Fans also complained that the version of Egypt that appears in Rome 2 appears very cartoonish in nature. Both Rome II and Empire were not well-regarded at release, and later games outshine them.
#10 Total War: Medieval II – Definitive Edition – 2006
Medieval 2: Total War didn’t revolutionize the series, but it did bring a return to pike-and-shot warfare. The recent definitive edition update helped with the aging graphics, but the diplomacy side of the game is severely lacking.
If you prefer to manage your kingdoms as a warlord, you’ll find a lot to like about Medieval 2: Total War. Economic and diplomatic-minded fans were left wanting with this release, though.
#11 Total War Saga: Thrones of Britannia – 2018
Total War Saga: Thrones of Britannia got a lot of flak at release for systems that felt very similar to Total War: Attila. The cities and region devastation introduced for that game are present here, which is the primary reason for that comparison.
Thrones of Britannia is a standalone game with a focus on an entirely new geographical area. Starting in 878 AD, players assume the role of Alfred the Great and his defense at the battle of Edington against the Viking Invasion. Much of the game functions like Total War: Attila, so if you like that game you should follow-up with Thrones of Britannia.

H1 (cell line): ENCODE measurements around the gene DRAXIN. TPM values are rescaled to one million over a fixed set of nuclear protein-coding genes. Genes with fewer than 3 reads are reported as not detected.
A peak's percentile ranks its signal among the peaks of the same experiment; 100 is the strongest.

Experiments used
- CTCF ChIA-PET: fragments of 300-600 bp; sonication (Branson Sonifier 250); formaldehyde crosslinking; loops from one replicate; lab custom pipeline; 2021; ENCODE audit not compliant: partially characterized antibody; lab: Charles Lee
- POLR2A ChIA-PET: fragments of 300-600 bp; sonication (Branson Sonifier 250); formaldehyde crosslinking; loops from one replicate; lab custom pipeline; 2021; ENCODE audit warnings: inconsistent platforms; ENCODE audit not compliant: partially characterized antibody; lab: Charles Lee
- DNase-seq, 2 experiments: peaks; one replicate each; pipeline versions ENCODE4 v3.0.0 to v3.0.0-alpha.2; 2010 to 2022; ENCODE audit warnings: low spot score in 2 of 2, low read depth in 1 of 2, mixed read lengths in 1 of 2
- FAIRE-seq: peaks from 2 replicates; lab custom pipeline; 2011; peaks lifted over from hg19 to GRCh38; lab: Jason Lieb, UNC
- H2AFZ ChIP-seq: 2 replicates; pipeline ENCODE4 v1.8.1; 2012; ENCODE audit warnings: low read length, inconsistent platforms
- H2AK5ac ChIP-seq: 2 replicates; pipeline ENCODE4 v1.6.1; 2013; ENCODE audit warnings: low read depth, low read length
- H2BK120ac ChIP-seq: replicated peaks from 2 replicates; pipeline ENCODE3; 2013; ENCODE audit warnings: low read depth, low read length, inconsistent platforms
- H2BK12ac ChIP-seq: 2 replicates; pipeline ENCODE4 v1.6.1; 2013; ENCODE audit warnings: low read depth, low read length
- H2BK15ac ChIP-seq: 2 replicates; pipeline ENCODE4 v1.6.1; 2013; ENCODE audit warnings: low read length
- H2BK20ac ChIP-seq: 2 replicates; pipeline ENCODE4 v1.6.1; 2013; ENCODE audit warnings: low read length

#12 Total War: Three Kingdoms – 2019
The next game from Creative Assembly is Total War: Three Kingdoms. It will be the first time the series has looked at the epic conflict to Unite China during the Three Kingdoms period. Players can choose from 12 legendary warlords and conquer the known world.
Total War: Three Kingdoms was released in 2019. We list this game as #12 in this list not because it’s not good but because we haven’t yet got much feedback for it.
bloody battles in Napoleon? there’s quite literally no blood. Which is very lame